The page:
Mark Ulpiy Trayan

Mark Ulpiy Trayan

Roman Emperor
Date of Birth: 15.09.0195
Country: Italy

Biography of Marcus Ulpius Trajanus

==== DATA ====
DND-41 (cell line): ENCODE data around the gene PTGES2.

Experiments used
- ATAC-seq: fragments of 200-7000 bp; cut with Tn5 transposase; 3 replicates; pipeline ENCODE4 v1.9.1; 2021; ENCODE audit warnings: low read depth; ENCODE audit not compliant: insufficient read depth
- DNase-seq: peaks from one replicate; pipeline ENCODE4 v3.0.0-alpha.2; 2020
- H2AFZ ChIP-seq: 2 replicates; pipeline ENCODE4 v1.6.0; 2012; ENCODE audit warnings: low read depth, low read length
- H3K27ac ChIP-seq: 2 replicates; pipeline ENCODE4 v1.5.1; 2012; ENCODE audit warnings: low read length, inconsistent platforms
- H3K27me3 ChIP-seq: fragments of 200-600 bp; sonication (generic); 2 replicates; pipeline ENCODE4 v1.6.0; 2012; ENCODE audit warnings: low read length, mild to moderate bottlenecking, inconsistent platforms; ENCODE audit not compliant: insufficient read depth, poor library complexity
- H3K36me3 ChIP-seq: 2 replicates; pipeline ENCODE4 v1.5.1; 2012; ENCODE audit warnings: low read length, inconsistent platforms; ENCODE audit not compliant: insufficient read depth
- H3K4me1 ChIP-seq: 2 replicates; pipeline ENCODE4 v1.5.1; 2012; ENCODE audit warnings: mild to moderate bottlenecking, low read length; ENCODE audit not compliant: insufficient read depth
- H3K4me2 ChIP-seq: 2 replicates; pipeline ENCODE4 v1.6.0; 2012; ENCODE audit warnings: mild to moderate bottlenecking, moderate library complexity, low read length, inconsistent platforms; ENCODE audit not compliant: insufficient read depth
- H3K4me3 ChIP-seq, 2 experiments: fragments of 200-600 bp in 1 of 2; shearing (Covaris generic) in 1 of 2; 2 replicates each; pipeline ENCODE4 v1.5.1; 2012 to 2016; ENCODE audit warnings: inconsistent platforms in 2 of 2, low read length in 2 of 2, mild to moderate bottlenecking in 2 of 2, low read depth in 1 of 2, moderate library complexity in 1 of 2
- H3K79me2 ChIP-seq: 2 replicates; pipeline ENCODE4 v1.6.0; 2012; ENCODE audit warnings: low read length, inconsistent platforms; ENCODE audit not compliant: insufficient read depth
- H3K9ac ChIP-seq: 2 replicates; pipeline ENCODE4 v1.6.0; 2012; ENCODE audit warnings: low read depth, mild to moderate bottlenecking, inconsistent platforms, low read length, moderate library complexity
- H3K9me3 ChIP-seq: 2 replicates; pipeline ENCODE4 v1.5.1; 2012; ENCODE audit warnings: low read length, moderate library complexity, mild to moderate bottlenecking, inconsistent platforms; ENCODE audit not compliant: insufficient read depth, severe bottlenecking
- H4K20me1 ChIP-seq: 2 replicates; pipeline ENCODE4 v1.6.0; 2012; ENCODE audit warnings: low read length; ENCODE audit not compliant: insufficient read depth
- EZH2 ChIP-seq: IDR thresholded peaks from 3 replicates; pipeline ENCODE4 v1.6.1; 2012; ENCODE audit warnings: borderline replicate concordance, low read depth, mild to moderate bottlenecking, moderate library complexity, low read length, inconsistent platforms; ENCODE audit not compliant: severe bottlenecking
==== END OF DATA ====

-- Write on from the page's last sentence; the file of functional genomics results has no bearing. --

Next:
Marcus Ulpius Trajanus, a Roman emperor, died on August 8, 117 AD. He was regarded by the inhabitants of the Italian peninsula as the most just and one of the greatest rulers. Trajan was indeed a highly respected figure. As the first Roman emperor to be born outside of Rome, in the province (some say his father was a governor in Iberia, present-day Spain, while others claim that the future emperor's parent governed Syria), Trajan proved to be an extremely active monarch. His greatest achievement is considered to be the conquest of vast and wealthy Dacia, an area in present-day Romania, inhabited by the warlike Dacian tribes who had remained unconquered by anyone until Trajan. The conquest of this territory meant significant enrichment for Rome, as the Dacians possessed abundant amounts of gold, which flowed into the Roman treasury. Among Trajan's other external conquests, it is worth noting the defeat of the enormous Parthian Empire and the annexation of Armenia and Mesopotamia to the Roman Empire. The Nabataean Kingdom was transformed by Trajan into the Roman province of Arabia, and to this day, the territory has not changed its name. The Romans loved Trajan so much for all these conquests, which brought the Roman Empire to the height of its power, that they erected numerous monuments in his honor, including triumphal arches and Trajan's Column. This column, by the way, is still considered one of the main architectural landmarks of Rome. The 33-meter-high structure is surrounded by reliefs depicting Trajan's major battles. However, there is a fly in the ointment. Trajan is considered one of the main persecutors of Christians, as it was he who introduced the principle of "renounce or die," which most Roman rulers subsequently followed regarding Christians. Therefore, followers of Christianity have always had a somewhat cautious attitude towards Trajan, until Pope Gregory the Great obtained forgiveness for him. It is said that once, while passing by Trajan's Column, the pontiff, in his own words, "was wounded in his heart" by the thought that the most just of rulers was suffering in hell. Gregory engaged in intense prayer to seek forgiveness for Trajan and was eventually informed by an angel that his prayers had been answered - Trajan, a pagan and persecutor of Christians, had found salvation. However, Trajan's contemporaries did not need any revelations about his salvation to consider their emperor as the epitome of justice and mercy. He confirmed their opinion with every action he took. For example, it is said that once, when heading to the campaign in Dacia, Trajan was stopped by a woman who complained about the unjust conviction of her son. The emperor dismounted his horse, personally accompanied the woman to court, and only when the case was resolved in her favor did the campaign continue. How could one not love such a benefactor of the people? Moreover, Trajan was beloved even beyond the borders of the Roman Empire. The famous phrase in "The Lay of Igor's Campaign" - "the centuries of Trajan," refers to the golden age of the Russian lands.

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